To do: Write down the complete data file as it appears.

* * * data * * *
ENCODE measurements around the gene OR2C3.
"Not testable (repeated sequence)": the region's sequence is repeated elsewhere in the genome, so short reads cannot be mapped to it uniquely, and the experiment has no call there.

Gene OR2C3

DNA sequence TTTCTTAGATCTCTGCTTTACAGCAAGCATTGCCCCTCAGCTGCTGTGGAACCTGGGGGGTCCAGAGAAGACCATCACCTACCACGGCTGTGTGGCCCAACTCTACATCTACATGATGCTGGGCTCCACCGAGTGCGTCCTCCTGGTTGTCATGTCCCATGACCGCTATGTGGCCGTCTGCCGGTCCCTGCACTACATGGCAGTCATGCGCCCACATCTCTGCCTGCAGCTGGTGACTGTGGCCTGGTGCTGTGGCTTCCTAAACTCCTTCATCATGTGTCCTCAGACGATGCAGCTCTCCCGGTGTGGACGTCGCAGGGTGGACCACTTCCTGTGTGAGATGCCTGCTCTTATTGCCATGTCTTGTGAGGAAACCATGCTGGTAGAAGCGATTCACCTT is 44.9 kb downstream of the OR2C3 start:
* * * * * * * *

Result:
ENCODE measurements around the gene OR2C3.
"Not testable (repeated sequence)": the region's sequence is repeated elsewhere in the genome, so short reads cannot be mapped to it uniquely, and the experiment has no call there.

Gene OR2C3

DNA sequence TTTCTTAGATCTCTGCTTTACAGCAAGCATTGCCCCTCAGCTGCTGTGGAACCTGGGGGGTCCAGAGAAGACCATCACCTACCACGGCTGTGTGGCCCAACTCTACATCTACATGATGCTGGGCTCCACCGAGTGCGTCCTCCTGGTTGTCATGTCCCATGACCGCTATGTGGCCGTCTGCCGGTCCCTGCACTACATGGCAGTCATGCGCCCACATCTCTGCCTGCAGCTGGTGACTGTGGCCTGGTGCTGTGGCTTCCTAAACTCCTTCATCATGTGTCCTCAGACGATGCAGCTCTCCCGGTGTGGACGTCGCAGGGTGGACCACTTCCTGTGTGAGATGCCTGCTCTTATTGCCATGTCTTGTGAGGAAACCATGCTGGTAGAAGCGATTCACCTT is 44.9 kb downstream of the OR2C3 start: